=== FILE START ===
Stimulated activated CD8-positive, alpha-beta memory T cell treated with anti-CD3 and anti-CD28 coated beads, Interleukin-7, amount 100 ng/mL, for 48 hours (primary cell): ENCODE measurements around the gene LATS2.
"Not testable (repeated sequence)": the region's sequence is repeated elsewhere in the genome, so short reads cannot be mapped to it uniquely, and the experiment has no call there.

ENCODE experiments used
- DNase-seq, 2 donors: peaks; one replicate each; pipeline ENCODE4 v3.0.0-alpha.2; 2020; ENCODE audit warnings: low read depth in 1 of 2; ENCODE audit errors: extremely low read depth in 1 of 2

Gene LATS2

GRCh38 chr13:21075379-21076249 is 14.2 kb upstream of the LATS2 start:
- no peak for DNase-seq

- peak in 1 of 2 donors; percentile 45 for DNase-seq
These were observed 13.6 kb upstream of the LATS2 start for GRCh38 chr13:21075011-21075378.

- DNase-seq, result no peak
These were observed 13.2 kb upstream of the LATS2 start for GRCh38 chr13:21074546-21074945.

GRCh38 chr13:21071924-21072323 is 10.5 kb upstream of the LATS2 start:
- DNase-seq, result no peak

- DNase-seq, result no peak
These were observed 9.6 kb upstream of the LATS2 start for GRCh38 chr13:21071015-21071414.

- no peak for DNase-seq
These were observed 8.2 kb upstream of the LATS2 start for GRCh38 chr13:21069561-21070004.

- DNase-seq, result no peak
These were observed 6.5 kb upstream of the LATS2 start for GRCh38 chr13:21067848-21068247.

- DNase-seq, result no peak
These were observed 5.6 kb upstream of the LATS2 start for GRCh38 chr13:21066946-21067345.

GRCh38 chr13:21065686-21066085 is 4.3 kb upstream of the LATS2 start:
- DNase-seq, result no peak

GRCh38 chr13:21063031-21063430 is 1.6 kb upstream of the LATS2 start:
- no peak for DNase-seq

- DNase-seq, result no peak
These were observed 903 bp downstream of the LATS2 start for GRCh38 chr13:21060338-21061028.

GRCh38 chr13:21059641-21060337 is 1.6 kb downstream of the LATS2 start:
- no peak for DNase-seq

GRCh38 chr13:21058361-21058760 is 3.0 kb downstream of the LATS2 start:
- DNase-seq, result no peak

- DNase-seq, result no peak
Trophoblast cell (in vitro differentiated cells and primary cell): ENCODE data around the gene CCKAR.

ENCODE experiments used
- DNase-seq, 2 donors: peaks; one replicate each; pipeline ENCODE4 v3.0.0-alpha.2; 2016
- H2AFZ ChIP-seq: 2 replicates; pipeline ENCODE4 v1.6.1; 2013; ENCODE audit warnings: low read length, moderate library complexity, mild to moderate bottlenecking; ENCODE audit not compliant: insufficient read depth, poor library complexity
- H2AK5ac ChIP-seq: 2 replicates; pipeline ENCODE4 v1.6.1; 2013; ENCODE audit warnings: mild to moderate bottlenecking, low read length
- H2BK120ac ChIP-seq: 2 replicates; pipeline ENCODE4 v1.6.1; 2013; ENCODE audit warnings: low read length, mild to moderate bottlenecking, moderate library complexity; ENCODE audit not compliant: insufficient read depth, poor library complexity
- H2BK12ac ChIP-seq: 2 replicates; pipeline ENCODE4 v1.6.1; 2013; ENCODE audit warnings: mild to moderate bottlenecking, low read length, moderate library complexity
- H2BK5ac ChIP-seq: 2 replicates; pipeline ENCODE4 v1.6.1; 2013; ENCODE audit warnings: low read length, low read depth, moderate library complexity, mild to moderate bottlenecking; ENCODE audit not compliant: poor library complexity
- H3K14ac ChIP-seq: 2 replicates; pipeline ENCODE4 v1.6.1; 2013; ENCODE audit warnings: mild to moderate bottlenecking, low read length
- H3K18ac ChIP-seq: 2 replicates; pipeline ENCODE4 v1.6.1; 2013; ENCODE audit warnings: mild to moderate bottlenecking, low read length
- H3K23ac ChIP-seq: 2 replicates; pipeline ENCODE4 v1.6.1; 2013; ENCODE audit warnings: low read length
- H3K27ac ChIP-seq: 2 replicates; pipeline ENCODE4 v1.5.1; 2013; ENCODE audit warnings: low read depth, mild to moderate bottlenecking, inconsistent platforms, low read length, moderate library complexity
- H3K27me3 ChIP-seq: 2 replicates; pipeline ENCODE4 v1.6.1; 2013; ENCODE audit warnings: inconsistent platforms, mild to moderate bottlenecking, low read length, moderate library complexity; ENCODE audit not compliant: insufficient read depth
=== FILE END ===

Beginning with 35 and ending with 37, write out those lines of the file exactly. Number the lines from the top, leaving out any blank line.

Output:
- DNase-seq, 2 donors: peaks; one replicate each; pipeline ENCODE4 v3.0.0-alpha.2; 2016
- H2AFZ ChIP-seq: 2 replicates; pipeline ENCODE4 v1.6.1; 2013; ENCODE audit warnings: low read length, moderate library complexity, mild to moderate bottlenecking; ENCODE audit not compliant: insufficient read depth, poor library complexity
- H2AK5ac ChIP-seq: 2 replicates; pipeline ENCODE4 v1.6.1; 2013; ENCODE audit warnings: mild to moderate bottlenecking, low read length